This cake mix is made with stoneground spelt flour which includes the whole kernel of the grain, with the added benefits of oats and omega rich seeds. It claims to not only taste great but to be a ‘powerhouse of health promoting nutrition’.

Sorghum has long been an important cereal crop, largely due to its natural drought tolerance and versatility providing food, feed for livestock and fuel. However, its recent activity can be attributed to its gluten-free
 status. Similarly, buckwheat flour once considered a peasant food has re-emerged as a supergrain with its gluten-free status a major attraction. Buckwheat is also very high in protein, indeed it is one of the best known plant sources of protein, providing a complete protein with all essential amino acids.

Barley is often overlooked, not really classed as a staple grain but then it isn’t often talked about when ancient grains or supergrains are discussed. However, barley flour along with barley malt flour are being used more in baking ingredients and mixes, climbing the ranks in part due to their rich nutrition and flavour. Barley flour has a rich, nutty taste and creates a different texture compared to all-purpose flour in baked goods, while malt barley flour speeds up the fermentation process. Barley, along with oats, also offer superior nutrition, being both high in dietary fibre (through indigestible beta-glucans which are known to improve cardiovascular health and help manage blood sugars), and insoluble fibre, which helps keep you full and maintains a healthy digestive tract.


Tips for using alternative flours
Consumers express interest in ‘healthy’ flours both in and out of the home. According to Healthy Dining Trends – US, July 2014, 21% of US restaurant diners are interested in ordering healthy desserts, that use healthy alternative flours, ancient grains, are gluten-free or have alternative sugars. Meanwhile among home bakers, greater innovation around alternative flours should be encouraged by the fact a quarter of UK home bakers can’t always find the unusual ingredients, such as specific types of flours they need in supermarkets according to Home Baking – UK, July 2014. However, only 13% of UK bakers agree that wheat-free baked goods are healthier than baked goods made with wheat according to Home Baking – UK, July 2014. Although this rises to a fifth of under-25’s, there is scope for brands using alternative flours to focus more on the better-for-you nutrients and improved functional properties to encourage greater use.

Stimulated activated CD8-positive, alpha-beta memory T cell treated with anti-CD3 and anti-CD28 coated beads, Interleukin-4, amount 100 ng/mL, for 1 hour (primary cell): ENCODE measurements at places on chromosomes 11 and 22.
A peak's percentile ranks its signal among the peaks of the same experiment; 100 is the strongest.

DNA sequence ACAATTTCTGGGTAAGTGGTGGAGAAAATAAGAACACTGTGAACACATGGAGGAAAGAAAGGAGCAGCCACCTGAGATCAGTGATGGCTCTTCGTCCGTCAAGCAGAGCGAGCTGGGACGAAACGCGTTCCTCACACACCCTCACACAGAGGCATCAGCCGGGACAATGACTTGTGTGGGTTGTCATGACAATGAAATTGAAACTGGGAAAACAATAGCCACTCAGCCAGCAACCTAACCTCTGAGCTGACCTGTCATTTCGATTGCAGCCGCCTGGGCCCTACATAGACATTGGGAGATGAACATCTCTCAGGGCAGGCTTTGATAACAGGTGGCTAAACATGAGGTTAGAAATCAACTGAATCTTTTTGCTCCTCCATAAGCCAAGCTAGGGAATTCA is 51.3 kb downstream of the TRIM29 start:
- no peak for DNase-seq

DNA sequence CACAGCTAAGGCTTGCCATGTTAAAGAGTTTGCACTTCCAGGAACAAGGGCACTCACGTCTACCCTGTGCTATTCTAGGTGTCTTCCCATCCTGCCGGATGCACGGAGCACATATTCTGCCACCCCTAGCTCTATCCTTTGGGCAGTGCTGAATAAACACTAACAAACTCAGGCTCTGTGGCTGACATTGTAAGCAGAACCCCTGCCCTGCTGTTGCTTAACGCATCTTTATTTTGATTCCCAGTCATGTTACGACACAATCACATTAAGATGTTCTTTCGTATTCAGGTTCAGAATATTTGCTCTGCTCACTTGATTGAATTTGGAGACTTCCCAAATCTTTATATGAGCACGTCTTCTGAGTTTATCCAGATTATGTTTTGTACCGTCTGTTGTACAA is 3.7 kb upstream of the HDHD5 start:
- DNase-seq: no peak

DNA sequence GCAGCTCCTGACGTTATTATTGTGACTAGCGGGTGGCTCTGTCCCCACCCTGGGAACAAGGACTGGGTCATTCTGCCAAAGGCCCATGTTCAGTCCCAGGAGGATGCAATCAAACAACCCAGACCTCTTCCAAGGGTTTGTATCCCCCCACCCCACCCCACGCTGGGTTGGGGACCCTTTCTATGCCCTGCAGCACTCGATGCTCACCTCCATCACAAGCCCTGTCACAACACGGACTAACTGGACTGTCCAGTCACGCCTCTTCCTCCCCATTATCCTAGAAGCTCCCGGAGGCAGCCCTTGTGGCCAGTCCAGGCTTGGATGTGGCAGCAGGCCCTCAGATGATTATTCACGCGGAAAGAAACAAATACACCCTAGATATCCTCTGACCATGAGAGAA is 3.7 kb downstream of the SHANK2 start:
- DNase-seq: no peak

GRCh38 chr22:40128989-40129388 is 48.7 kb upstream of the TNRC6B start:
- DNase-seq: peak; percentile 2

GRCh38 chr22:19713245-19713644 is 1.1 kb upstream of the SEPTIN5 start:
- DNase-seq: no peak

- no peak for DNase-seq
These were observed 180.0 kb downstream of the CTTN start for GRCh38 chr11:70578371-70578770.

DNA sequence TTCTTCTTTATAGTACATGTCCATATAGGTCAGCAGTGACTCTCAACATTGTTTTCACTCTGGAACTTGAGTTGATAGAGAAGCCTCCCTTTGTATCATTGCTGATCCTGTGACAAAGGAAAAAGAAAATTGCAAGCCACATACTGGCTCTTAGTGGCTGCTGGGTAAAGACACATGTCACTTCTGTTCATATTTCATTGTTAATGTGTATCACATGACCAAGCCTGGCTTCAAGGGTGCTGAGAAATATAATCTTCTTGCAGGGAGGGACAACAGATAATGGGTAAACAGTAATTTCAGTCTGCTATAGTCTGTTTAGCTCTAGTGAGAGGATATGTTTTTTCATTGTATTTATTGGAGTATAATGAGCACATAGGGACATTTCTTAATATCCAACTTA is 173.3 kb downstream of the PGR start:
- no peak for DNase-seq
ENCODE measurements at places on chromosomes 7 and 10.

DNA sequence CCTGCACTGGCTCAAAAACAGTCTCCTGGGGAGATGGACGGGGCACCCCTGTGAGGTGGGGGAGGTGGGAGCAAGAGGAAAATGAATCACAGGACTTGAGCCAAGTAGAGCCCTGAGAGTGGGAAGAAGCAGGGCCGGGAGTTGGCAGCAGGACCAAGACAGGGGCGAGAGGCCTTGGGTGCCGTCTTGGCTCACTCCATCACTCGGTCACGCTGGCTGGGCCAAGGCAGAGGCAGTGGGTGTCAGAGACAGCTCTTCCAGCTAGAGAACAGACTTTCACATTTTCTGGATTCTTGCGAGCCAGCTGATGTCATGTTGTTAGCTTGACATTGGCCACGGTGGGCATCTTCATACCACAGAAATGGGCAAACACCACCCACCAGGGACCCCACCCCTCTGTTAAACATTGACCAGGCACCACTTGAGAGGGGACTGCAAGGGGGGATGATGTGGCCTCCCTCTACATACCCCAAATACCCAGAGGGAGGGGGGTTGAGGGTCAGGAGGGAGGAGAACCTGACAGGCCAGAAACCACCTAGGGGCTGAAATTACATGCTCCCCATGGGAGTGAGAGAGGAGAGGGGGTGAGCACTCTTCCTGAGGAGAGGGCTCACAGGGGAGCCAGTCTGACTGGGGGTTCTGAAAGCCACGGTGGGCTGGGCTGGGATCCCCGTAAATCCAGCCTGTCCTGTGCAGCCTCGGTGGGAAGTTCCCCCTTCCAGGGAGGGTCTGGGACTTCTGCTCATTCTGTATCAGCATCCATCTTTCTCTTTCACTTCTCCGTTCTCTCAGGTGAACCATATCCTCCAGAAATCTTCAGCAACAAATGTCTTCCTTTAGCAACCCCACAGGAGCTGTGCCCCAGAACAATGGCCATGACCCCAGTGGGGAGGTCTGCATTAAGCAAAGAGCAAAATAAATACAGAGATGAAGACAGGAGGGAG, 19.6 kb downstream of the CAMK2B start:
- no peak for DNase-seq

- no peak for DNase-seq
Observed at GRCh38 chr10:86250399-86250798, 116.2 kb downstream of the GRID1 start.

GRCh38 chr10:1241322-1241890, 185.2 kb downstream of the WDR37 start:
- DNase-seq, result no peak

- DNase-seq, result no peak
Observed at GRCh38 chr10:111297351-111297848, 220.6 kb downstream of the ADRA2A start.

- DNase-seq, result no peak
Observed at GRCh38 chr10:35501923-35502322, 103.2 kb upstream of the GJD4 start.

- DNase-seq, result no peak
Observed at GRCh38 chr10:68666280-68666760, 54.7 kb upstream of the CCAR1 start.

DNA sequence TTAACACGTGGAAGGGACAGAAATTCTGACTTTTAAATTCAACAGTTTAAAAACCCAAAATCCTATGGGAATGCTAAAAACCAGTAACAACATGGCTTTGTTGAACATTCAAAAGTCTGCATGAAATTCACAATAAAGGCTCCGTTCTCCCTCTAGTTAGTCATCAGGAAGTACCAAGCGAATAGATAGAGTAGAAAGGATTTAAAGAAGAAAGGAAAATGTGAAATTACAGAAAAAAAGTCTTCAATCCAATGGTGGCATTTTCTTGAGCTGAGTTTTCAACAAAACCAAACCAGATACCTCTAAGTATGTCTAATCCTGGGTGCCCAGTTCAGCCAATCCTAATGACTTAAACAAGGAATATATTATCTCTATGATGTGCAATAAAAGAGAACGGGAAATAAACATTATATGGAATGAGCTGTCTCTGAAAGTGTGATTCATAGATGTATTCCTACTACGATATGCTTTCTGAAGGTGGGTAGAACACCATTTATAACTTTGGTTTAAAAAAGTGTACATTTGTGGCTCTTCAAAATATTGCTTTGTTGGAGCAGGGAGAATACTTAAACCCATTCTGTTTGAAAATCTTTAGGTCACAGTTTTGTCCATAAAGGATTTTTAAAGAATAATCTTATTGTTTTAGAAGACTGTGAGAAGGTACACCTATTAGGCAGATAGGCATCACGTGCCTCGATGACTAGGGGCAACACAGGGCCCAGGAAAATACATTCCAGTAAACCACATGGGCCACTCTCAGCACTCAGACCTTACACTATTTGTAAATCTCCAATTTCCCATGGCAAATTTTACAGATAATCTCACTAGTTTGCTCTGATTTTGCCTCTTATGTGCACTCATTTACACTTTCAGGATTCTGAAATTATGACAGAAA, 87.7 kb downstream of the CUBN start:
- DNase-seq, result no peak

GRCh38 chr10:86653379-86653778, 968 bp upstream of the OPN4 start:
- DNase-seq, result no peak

One of the challenges of replacing wheat flour with alternative flours is that they do not behave in the same way and cannot simply be substituted for standard flour in all recipes. This can restrict bakers to recipes specially formulated for these ingredients. Often alternative flours work better as part of a combination and may require additional tweaks to recipes. More detail on how to use unfamiliar types of flour in home baking would give consumers’ the confidence to experiment more. Likewise, the interest in alternative flours, and better-for-you varieties opens up development opportunities of ‘half and half’ flours, blending white flour with another grain, which are healthier than standard wheat flour but can be used in a similar manner.

The analyst's view
• The idea that our diets are too reliant on wheat will continue to encourage the development and use of non-wheat flours.

• Consumers will continue to seek ancient grains due to their positive health connotations.

• Alternative wheat flours should promote their functional properties to appeal to health conscious consumers.

• Greater efforts on how to use alternative flours compared to conventional wheat flour and the development of ‘half and half’ blends will give consumers’ confidence to experiment with novel flours.

(The author is global food science analyst at Mintel)